Banksia Park Puppy Farm formerly known as ACA puppy farm have recently stated that their 300 breeding dogs produce 2,500 puppies a year and that they have 400 puppies on site at any one time. 300 dogs and 400 puppies do make substantial noise and will bark throughout the day and night. Excessive barking from dogs confined on puppy farms is a common problem and indicates boredom, stress, fear, frustration or medical/ physical reasons. Dogs simply should not be factory farmed.
The Environmental Protection Agencies Noise Control Guidelines Section 4 state;
The problems caused by the perpetual barking of dogs has been known to exist at distances as far as 500 metres from the actual source. The following criteria for dog kennels have therefore been assembled to limit both the physical stimuli to the dogs and the outbreak of noise from the kennels.
• The kennels should be located at least 500 metres from residential areas.
• Some fully enclosed or acoustically baffled kennels should be available to house particularly noisy animals, at a ratio of 1:15.
• Electronic masking noise devices should be provided to reduce audible stimuli to the dogs.
• Kennels should be constructed to visually screen stimuli such as other dogs, animals, traffic or passers-by.
• Access to kennels should be restricted solely to staff. Feeding of the dogs should be restricted to the
daytime hours of 7 am — 6 pm.
• Exercise of the dogs may only be performed between the hours of 9 am and 5 pm.
• A responsible person must be available on site 24 hours per day.
• Kennels should be constructed of such a material so as to provide an appropriate reduction in the emission of noise. Materials such as masonry and cement sheeting would provide a suitable structural basis.
• The kennels should be positioned so as to utilise the ability of the topography to reduce noise.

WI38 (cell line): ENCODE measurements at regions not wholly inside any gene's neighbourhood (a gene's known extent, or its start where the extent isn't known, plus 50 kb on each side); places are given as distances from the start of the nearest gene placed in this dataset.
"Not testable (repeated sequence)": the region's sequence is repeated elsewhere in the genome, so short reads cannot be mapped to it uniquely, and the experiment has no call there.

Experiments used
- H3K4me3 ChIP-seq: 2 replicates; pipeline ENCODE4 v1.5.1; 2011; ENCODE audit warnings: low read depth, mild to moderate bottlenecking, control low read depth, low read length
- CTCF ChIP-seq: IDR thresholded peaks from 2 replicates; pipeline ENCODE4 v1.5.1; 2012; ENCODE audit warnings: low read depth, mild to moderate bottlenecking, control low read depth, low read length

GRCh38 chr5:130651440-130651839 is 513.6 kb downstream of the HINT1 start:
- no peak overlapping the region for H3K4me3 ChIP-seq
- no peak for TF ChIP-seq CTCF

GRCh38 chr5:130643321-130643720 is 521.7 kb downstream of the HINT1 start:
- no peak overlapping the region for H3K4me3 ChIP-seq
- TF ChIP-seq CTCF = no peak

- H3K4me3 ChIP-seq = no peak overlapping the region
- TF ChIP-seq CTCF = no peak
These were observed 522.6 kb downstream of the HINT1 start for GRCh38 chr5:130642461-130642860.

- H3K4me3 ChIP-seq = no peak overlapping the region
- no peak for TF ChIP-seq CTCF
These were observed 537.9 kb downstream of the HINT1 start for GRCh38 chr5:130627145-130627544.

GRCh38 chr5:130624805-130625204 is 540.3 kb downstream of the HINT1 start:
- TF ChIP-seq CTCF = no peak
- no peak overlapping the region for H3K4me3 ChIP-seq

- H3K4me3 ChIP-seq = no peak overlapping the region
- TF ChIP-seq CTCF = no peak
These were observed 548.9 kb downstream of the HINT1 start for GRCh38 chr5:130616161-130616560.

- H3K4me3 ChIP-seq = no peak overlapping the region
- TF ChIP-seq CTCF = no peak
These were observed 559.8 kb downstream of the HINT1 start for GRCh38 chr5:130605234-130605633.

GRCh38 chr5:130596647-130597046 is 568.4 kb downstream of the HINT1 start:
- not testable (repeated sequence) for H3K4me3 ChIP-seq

This puppy farm currently houses 100 dogs plus puppies only 60 metres from a rural residential zone and only 200 metres from a cemetery so is already in violation of the EPA regulations.
Wellington Shire’s rate payers pay their animal registration fees annually. This money is there to provide the rate payers information and education on responsible pet ownership. There is nothing responsible about the factory farming of dogs and Wellington Shire has dozens of puppy farms already. The money raised through registration fees is also to provide regular inspections of puppy farms and enforcement of the mandatory Code of Practice. A large number of puppy farms in Wellington Shire have been allowed to operate in violation to this code for many years and animals are suffering because the Wellington Council is failing it's duty of care.
Heyfield is a picturesque quiet country town and thousands of tourists visit the National Parks and Lake Glenmaggie. Heyfield is known as the Southern Gateway to the Alpine National Park which is famous for its pristine natural bushlands. If this permit is granted Heyfield will become known as home to one of the biggest intensive puppy factory farms in Australia.
We do not need bigger pounds and more puppy farms.
I earnestly appeal to you not to grant this permit application. Thank you very much for any consideration to this objection on behalf of these innocent animals and our very real concerns.
Puppy Campaign Manager
Animal Liberation Victoria